It looks like we will be tied up for a while because we are having a terrible storm…at least 50 knot winds, can hardly stand up outside. We were lucky that we got in two hours before the storm hit. I may have already mentioned it but we saw another Ferro-cement boat under construction in Sarnia, Ontario. We’ve sure met a lot of interesting people along the way. (End of excerpt from letter).

At Middle Bass Island Jane and I were given many bags of ripe apples by the residents because this was the apple season, and this year there was a bumper crop. Jane had no problem with all the apples and had a steady production of fresh apple pie coming out of her shipboard kitchen (galley). Of course we had ten times more than we could consume ourselves, but the pies were a huge hit everywhere we visited.
Read the rest of this fascinating true life story in Sailing Beyond Lake Superior: Travels ofDursmirg, available in paperback and digital editions worldwide.

Wednesday, November 14, 2012

Xcanchakan - The first Spanish land grant of 1542 in Yucatan, Mexico

This 1840 engraving by Fredrick Catherwood is from John L. Stephens classic book Incidents of Travel in Yucatan depicting the hacienda of Xcanchakan as they saw it.

Excerpted from Incidents of Travel in Yucatan by John L. Stephens, 1843; 
The hacienda, or rather rancho, of San Joaquin, on which the ruins of Mayapan lie scattered... It forms part of the great hacienda of XcanchakanXcanchakan; It was nearly dark when we reached the stately hacienda of Xcanchakan, one of the three finest in Yucatan, and containing nearly seven hundred souls.  The house is perhaps one of the best in the country, and being within one day's ride of the capital, [Mérida] and accessible by calesa, it is a favorite residence of its venerable proprietor. The whole condition of the hacienda showed that it was often subject to the master's eye, and the character of that master may be judged of from the fact that his major domo, the same who was attendant upon us, had been with him twenty-six years. I have given the reader some idea of a hacienda in Yucatan, with its cattle-yard, its great tanks of water and other accessories. All these were upon a large and substantial scale, equal to any we had seen; and there was one little refinement in their arrangement, which, though not, perhaps, intended for that purpose, could not fail to strike the eye of a stranger. The passage to the well was across the corridor, and, sitting quietly in the shade, the proprietor could see every day, passing and re-passing, all the women and girls belonging to the estate…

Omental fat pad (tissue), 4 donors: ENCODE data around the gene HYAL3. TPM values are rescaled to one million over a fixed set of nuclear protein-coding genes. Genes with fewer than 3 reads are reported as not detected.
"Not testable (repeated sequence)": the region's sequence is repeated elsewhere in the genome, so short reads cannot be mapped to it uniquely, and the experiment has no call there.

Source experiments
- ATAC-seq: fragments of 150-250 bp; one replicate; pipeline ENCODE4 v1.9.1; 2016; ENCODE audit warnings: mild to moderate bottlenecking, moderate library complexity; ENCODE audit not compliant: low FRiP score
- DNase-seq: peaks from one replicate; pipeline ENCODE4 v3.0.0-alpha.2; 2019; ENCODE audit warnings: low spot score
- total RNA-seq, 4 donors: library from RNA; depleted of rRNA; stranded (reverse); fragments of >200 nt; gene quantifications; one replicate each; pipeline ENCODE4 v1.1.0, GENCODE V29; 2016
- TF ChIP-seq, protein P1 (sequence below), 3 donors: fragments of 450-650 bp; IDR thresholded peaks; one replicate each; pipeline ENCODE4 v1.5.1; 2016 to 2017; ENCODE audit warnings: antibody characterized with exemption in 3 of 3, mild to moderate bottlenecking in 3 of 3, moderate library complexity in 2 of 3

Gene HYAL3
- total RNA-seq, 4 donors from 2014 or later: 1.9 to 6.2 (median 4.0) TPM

This photo is from the book Yucatán’s Magic - Mérida Side Trips. It depicts the stately first Spanish land grant or encomienda of 1542 as it can be seen today. Read the rest of this fascinating story in Yucatán’s Magic - Mérida Side Trips and discover how you can visit this truly unique place with no tour buses or trinket shops.

Yucatán’s Magic -Mérida Side Trips is available in paperback and digital editions worldwide.
Other recommended reading:
Incidents of Travel in Yucatan  1840-42 by John L. Stephens (two volumes). A well written must read documentary for anyone interested in colonial Yucatan, Mayan ruins, Mexican history, and adventure travel. These books are in print and also available for free from Project Gutenberg.

A short bio. of John Lloyd Stephens:
John Lloyd Stephens (1805–1852) was an American explorer, writer, and diplomat. 
At age of 13 he enrolled at Columbia College in New York City, graduating at the top of his class. After working as a lawyer for 8 years, in 1834 he traveled through Europe, the Middle East, and Egypt. He wrote several books about his travels and explorations.
In 1838 he was commissioned ambassador to Central America and published the books, Incidents of Travel in Central America, Chiapas and Yucatán in 1839.
In 1840 he returned to Yucatan with draftsman Fredrick Catherwood where they did extensive research and recorded many Mayan ruins previously undiscovered.
In 1843 Stephens published Incidents of Travel in Yucatan in two volumes. It was illustrated with 120 high detail engravings by Fredrick Catherwood.
In 1849 he headed the Panama Railroad Company that was a key component in the construction of the Panama Canal. He died in New York City at age 46 of complications from a tropical disease.